What gets recognized gets repeated, and great leaders understand this and look to build a culture of recognition. They know that it start with them, and they take the time to send personal notes, give words of encouragement and praise people in public.
The more we praise, the better the team we raise.
- Share credit
Leaders set direction and define that strategy, but it’s the teams that deliver the results. Yes, the leaders were influential and instrumental, but they understand the role of the team members and give them the lion’s share of the credit. Great leaders know that they will receive credit without having to take it, they know that reflected glory from their team is just as valid and important.
- Quick to praise, slow to criticize
Mistakes happen, people learn from them, and any organization looking to grow needs to have leaders who can create a safe environment which nurtures talent. When you’re quick to criticize, especially in public, it kills growth and discourages others, not just the person being criticized.
- Laser focused
When everything is a priority, nothing is a priority. Leadership is about helping to keep your teams focused on the goals, keeping their eyes on the prize and minimizing distractions. To do this leaders need to be laser focused because if they become distracted, the organization becomes distracted.
- Hold themselves accountable
There are a million and one reasons why things don’t work out as planned, but good leaders know that the buck stops with them. They don’t make excuses; they look for reasons why things didn’t go well and then look to fix those reasons. They hold themselves to higher standards than they hold their teams and look to be role models for accountability, which encourage their teams to take ownership, which has a positive impact on results and outcomes.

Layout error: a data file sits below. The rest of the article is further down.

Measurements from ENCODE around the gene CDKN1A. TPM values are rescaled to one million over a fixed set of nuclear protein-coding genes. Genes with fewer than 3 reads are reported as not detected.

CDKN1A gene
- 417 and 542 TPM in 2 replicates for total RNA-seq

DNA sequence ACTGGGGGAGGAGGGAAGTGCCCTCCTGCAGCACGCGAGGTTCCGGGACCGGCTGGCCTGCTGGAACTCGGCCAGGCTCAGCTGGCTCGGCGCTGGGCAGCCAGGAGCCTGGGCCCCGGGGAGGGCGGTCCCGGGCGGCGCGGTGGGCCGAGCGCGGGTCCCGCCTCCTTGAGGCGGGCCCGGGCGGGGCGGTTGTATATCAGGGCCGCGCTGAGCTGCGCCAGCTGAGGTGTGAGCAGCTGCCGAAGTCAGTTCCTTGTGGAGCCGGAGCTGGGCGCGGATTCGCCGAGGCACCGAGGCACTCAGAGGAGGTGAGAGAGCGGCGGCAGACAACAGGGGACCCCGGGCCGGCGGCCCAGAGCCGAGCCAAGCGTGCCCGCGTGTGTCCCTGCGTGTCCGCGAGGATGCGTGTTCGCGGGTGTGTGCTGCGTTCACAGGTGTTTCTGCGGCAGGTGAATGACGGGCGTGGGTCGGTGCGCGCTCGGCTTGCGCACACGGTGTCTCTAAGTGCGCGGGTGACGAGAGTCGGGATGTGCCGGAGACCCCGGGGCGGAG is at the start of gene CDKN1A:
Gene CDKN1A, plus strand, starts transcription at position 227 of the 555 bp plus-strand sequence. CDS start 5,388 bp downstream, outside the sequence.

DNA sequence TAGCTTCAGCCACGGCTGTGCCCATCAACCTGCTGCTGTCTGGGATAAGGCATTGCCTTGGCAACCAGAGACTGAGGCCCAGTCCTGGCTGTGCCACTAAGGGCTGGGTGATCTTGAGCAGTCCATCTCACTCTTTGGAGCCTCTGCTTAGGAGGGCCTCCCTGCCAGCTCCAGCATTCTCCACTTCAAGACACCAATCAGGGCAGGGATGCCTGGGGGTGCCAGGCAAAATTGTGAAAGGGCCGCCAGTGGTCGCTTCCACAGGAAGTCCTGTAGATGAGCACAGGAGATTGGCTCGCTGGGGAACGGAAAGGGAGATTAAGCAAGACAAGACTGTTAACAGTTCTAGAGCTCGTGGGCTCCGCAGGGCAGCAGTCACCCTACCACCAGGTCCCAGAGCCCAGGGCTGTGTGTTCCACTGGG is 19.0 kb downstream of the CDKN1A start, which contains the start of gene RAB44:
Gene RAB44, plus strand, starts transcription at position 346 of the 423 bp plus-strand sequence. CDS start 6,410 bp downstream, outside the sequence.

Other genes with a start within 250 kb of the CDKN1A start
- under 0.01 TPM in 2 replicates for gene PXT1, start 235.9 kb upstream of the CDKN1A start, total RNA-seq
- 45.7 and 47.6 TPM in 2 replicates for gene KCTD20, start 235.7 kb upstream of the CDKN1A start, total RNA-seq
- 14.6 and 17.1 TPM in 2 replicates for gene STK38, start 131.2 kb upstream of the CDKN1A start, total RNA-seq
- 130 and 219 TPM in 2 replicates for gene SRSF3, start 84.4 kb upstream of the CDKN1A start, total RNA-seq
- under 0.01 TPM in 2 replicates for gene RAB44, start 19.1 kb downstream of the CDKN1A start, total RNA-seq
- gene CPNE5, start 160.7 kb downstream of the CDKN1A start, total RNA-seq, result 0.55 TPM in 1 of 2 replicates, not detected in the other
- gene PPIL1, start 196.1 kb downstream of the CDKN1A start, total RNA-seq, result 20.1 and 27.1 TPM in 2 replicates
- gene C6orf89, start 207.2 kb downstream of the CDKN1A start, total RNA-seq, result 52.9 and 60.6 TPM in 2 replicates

- Don’t micro-manage
Micro-management is a sign of weak leadership, a lack of trust in the team, and can hinder the performance of the team. You need to give clear direction, set clear expectations, and then give your teams to the room to be successful. It’s OK to ask for updates, but daily, and even worse hourly updates just undermine the confidence of the staff and your credibility as a leader.
Micromanagement is bad for everyone involved; your team, as it impacts performance, and also for you, as no one wants to work for a micromanager.
- Practice consistency
There is nothing more destabilizing to a team that a boss who is inconsistent. I know I had the luxury of working for one for several years. What was accepted as a good quality one day would be ridiculed as poor quality the next. This created doubts in the minds of the team, which then led to delays while teams sought perfection, or caused them to hesitate and make mistakes. Great leaders look to build confidence in their team’s abilities, and one of the best ways to do this is through practicing consistency.
If you’re looking to be a great leader, the more you can adopt these habits and work them into your leadership DNA, the better the leader you will become, and the better the results you will deliver.
20 Habits of Highly Effective Leaders [InfoGraphic]
[updated on 11/282017]
Gordon is the author of the critically acclaimed book “FAST” and works with enterprises on implementing results-based leadership initiatives to rapidly accelerate the organization’s growth.